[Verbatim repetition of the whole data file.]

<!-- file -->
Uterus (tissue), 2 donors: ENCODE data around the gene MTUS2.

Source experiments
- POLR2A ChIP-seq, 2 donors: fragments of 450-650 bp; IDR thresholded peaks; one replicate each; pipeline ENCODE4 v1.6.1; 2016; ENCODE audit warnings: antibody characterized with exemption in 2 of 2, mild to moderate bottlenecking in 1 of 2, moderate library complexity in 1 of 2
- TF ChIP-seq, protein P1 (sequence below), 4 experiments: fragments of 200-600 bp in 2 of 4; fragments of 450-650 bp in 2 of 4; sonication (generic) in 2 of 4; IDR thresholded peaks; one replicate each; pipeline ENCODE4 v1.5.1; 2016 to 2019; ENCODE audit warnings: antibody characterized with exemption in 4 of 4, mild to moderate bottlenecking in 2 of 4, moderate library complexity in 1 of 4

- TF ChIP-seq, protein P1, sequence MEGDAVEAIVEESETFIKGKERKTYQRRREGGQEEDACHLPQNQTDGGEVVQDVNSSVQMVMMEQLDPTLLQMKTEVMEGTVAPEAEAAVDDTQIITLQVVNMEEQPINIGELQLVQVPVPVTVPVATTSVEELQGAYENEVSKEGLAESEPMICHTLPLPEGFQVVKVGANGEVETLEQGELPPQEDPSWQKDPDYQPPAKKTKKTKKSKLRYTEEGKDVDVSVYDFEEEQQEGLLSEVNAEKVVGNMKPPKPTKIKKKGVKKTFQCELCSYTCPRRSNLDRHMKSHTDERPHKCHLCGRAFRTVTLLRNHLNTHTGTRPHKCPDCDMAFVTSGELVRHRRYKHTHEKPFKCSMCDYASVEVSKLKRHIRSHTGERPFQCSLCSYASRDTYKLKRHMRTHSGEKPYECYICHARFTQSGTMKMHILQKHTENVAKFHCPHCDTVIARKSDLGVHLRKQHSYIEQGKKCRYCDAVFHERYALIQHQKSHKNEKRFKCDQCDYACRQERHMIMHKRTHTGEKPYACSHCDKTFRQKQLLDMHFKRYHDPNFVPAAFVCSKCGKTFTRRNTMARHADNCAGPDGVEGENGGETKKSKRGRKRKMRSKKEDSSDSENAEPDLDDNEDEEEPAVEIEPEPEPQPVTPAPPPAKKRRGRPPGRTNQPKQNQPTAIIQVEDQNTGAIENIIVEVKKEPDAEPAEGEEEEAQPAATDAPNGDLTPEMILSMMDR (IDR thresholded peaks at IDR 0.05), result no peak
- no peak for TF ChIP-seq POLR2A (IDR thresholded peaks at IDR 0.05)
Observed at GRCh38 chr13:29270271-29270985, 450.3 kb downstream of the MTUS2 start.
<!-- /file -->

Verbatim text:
Uterus (tissue), 2 donors: ENCODE data around the gene MTUS2.

Source experiments
- POLR2A ChIP-seq, 2 donors: fragments of 450-650 bp; IDR thresholded peaks; one replicate each; pipeline ENCODE4 v1.6.1; 2016; ENCODE audit warnings: antibody characterized with exemption in 2 of 2, mild to moderate bottlenecking in 1 of 2, moderate library complexity in 1 of 2
- TF ChIP-seq, protein P1 (sequence below), 4 experiments: fragments of 200-600 bp in 2 of 4; fragments of 450-650 bp in 2 of 4; sonication (generic) in 2 of 4; IDR thresholded peaks; one replicate each; pipeline ENCODE4 v1.5.1; 2016 to 2019; ENCODE audit warnings: antibody characterized with exemption in 4 of 4, mild to moderate bottlenecking in 2 of 4, moderate library complexity in 1 of 4

- TF ChIP-seq, protein P1, sequence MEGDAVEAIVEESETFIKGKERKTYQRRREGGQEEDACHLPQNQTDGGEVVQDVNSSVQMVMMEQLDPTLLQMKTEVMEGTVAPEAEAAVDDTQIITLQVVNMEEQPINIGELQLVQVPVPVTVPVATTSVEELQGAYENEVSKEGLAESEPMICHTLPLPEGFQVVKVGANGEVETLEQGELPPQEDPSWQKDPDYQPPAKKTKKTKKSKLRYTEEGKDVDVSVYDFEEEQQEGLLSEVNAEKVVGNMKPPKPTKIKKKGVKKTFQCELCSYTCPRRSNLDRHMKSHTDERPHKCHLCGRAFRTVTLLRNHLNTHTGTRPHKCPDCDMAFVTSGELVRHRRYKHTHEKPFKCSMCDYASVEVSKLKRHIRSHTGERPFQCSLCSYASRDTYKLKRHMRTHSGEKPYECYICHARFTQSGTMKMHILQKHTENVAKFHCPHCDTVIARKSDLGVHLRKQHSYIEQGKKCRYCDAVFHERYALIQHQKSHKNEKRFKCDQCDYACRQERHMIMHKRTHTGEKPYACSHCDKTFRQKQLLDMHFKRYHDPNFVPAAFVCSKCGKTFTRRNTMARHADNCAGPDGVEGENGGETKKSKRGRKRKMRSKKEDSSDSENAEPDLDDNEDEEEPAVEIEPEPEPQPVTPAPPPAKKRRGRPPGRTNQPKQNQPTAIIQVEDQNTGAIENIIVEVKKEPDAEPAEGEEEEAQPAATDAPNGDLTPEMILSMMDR (IDR thresholded peaks at IDR 0.05), result no peak
- no peak for TF ChIP-seq POLR2A (IDR thresholded peaks at IDR 0.05)
Observed at GRCh38 chr13:29270271-29270985, 450.3 kb downstream of the MTUS2 start.